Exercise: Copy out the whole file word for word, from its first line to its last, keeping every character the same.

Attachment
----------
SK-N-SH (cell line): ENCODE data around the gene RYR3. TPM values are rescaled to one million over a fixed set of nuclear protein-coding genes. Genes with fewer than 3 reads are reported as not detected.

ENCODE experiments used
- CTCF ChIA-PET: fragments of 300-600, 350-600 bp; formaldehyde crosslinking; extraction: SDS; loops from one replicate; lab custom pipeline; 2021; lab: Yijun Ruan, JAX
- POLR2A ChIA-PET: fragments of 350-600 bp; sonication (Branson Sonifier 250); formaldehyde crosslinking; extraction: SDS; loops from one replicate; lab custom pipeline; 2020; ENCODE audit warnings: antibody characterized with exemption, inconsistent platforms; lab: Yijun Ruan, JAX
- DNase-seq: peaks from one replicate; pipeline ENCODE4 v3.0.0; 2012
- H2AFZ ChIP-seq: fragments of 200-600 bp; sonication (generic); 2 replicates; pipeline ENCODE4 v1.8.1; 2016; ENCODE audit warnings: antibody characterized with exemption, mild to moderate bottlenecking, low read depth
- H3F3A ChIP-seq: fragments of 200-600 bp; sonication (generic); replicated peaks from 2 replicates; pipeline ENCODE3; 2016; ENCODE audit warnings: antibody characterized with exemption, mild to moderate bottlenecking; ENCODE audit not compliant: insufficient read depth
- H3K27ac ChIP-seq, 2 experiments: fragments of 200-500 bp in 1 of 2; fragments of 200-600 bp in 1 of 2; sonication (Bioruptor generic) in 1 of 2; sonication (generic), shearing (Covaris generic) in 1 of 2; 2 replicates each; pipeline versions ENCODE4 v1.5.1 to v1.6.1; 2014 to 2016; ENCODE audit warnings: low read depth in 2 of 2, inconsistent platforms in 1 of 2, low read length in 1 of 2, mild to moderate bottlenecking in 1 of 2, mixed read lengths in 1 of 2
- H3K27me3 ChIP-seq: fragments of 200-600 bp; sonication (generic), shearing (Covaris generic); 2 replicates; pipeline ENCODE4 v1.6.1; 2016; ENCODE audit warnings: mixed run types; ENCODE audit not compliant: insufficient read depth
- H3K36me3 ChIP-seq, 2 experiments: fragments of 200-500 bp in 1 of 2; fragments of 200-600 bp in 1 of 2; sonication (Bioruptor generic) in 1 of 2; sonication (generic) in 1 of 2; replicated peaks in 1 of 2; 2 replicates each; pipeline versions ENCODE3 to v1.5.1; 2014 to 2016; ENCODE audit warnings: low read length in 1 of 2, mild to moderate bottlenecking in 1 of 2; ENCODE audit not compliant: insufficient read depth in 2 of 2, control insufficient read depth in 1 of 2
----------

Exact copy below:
SK-N-SH (cell line): ENCODE data around the gene RYR3. TPM values are rescaled to one million over a fixed set of nuclear protein-coding genes. Genes with fewer than 3 reads are reported as not detected.

ENCODE experiments used
- CTCF ChIA-PET: fragments of 300-600, 350-600 bp; formaldehyde crosslinking; extraction: SDS; loops from one replicate; lab custom pipeline; 2021; lab: Yijun Ruan, JAX
- POLR2A ChIA-PET: fragments of 350-600 bp; sonication (Branson Sonifier 250); formaldehyde crosslinking; extraction: SDS; loops from one replicate; lab custom pipeline; 2020; ENCODE audit warnings: antibody characterized with exemption, inconsistent platforms; lab: Yijun Ruan, JAX
- DNase-seq: peaks from one replicate; pipeline ENCODE4 v3.0.0; 2012
- H2AFZ ChIP-seq: fragments of 200-600 bp; sonication (generic); 2 replicates; pipeline ENCODE4 v1.8.1; 2016; ENCODE audit warnings: antibody characterized with exemption, mild to moderate bottlenecking, low read depth
- H3F3A ChIP-seq: fragments of 200-600 bp; sonication (generic); replicated peaks from 2 replicates; pipeline ENCODE3; 2016; ENCODE audit warnings: antibody characterized with exemption, mild to moderate bottlenecking; ENCODE audit not compliant: insufficient read depth
- H3K27ac ChIP-seq, 2 experiments: fragments of 200-500 bp in 1 of 2; fragments of 200-600 bp in 1 of 2; sonication (Bioruptor generic) in 1 of 2; sonication (generic), shearing (Covaris generic) in 1 of 2; 2 replicates each; pipeline versions ENCODE4 v1.5.1 to v1.6.1; 2014 to 2016; ENCODE audit warnings: low read depth in 2 of 2, inconsistent platforms in 1 of 2, low read length in 1 of 2, mild to moderate bottlenecking in 1 of 2, mixed read lengths in 1 of 2
- H3K27me3 ChIP-seq: fragments of 200-600 bp; sonication (generic), shearing (Covaris generic); 2 replicates; pipeline ENCODE4 v1.6.1; 2016; ENCODE audit warnings: mixed run types; ENCODE audit not compliant: insufficient read depth
- H3K36me3 ChIP-seq, 2 experiments: fragments of 200-500 bp in 1 of 2; fragments of 200-600 bp in 1 of 2; sonication (Bioruptor generic) in 1 of 2; sonication (generic) in 1 of 2; replicated peaks in 1 of 2; 2 replicates each; pipeline versions ENCODE3 to v1.5.1; 2014 to 2016; ENCODE audit warnings: low read length in 1 of 2, mild to moderate bottlenecking in 1 of 2; ENCODE audit not compliant: insufficient read depth in 2 of 2, control insufficient read depth in 1 of 2